General News of Tuesday, 8 August 2017
In creating a Ghanaian-owned economy, there is the need for a mindset change in the public sector, where its energies would have to be consciously geared towards assisting the private sector to grow and create much-needed jobs, Senior Minister, Yaw Osafo Maafo, has said.
“My idea of restructuring of the economy should bear one fact: that the public sector should work in the interest of the private sector for the economy to grow and become prosperous,” he said on the opening day of B&FT’s flagship Ghana Economic Forum, yesterday.
“You should change your mind to assist the private sector to make the money. That is the only way we can grow this economy,” the Senior Minister said to a public sector that is often accused of behaving as if its interests and those of the private sector are in conflict.
“Today, we have a programme with the IMF. The public sector is full in terms of employment; we can’t employ people. Perhaps, we have to even lay some off,” the minister said, adding that the only way out is for the private sector to be assisted to create the jobs.
“In 2005, when I was Minister of Education, we had eight universities – six public and two private ones. Today, as I speak, and you are aware that most of the polytechnics have been converted to universities, we have about 20 universities in the public sector and about 75 universities in the private sector. You ask yourself: where will the products of these almost 100 universities be working? They will only find jobs if the private sector grows, if the private sector expands and if the private sector becomes prosperous. And if we do not get our mindset in this direction, we are heading for trouble as a country,” he said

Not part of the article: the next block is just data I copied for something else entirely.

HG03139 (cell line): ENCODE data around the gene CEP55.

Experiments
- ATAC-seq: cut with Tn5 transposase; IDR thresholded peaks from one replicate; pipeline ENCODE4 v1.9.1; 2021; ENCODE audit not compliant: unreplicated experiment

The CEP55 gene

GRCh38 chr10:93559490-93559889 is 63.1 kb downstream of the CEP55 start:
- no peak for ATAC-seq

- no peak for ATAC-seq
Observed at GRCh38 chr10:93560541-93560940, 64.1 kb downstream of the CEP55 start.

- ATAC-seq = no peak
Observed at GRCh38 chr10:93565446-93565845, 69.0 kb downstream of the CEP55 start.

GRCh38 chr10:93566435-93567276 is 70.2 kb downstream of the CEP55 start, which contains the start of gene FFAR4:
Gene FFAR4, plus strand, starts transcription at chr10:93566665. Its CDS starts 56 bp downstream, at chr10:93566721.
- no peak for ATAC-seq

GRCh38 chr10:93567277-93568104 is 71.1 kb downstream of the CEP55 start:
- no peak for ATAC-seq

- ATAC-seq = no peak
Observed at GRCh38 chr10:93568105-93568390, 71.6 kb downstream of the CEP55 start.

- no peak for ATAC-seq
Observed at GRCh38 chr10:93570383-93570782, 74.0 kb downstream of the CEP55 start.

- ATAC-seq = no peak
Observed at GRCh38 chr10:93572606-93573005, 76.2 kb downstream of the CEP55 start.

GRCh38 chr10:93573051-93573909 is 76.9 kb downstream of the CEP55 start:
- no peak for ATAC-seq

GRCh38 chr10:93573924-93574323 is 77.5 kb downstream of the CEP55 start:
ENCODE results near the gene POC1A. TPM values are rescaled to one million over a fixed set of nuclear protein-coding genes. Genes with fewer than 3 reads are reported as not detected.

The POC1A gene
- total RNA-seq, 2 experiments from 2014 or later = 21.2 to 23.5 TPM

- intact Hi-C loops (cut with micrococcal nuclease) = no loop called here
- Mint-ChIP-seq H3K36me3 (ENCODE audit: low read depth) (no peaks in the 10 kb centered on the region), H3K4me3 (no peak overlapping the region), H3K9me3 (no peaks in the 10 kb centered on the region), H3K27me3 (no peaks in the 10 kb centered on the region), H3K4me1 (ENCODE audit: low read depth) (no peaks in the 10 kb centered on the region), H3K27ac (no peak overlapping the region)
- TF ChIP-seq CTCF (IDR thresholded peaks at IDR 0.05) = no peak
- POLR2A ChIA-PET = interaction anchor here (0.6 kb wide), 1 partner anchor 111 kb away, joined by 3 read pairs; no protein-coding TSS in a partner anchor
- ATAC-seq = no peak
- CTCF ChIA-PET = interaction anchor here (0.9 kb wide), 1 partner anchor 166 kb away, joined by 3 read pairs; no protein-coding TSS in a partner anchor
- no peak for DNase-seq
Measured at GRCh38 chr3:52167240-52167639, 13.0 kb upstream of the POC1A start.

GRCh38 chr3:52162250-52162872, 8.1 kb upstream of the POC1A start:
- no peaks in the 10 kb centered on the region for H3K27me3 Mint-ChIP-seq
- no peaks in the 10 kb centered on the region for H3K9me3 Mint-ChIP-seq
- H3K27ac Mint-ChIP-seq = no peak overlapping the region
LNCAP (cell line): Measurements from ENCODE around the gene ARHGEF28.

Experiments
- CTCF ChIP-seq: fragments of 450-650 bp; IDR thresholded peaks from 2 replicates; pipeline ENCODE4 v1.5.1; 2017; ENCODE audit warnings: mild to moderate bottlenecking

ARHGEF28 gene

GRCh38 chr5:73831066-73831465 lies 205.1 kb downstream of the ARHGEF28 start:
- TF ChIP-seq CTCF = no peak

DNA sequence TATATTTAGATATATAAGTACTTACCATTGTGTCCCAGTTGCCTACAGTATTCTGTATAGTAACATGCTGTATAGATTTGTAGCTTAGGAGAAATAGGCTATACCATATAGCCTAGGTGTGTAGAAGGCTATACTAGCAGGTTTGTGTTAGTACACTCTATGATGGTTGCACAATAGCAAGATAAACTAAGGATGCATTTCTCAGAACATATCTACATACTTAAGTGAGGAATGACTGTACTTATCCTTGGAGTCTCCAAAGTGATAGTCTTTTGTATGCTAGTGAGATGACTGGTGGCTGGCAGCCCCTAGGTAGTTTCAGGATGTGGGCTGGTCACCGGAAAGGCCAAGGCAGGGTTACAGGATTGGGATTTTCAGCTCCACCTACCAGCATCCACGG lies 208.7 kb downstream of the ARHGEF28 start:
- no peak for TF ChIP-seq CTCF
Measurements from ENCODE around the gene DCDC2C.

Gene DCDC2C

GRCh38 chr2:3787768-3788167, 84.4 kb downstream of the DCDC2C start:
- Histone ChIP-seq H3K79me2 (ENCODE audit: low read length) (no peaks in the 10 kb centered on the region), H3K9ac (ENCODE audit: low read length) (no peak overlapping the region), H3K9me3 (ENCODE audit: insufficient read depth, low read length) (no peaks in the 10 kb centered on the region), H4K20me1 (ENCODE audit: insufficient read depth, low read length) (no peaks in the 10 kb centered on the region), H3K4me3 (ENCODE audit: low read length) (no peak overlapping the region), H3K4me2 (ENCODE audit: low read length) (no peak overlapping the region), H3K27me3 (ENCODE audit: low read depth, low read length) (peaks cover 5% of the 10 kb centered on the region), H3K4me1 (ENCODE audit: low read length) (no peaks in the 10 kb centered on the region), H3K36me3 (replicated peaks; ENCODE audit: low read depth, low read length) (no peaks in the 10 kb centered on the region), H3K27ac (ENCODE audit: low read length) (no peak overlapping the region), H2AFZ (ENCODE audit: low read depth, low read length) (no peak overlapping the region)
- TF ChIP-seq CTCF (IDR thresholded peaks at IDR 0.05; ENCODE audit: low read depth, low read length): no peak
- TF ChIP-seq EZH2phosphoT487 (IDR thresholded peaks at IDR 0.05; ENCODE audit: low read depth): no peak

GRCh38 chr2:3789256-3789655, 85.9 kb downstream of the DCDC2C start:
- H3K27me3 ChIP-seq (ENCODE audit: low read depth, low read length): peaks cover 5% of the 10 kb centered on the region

Data from the Institute of Statistics, Social and Economic Research (ISSER) of the University of Ghana, has revealed that only 10 per cent of graduates find jobs after their first year of completing school.
The institute estimates that some 60,000 students graduate from tertiary institutions across the country each year.
Whilst the public sector has frozen employment due to the huge wage bill on government’s neck, alongside other macroeconomic difficulties, the private sector has not been able to expand to absolve as many graduates as possible, leading to high unemployment in the country.
For the economy to be brought back on a sounder footing, and for it to create jobs for the youth, the Senior Minister said the government has decided to focus on four sectors: macroeconomic stability, debt sustainability, agricultural transformation and infrastructure development especially so far as energy is concerned.
And to create a Ghanaian-owned economy, he said the country’s laws must support Ghanaians in the private sector to play a lead role even as a “helping hand” would be needed from foreign investment.
“Our laws should, together with captains of industry, make sure that the Ghanaian is in the steering wheel, directing…we have to be thinking along these lines,” he said.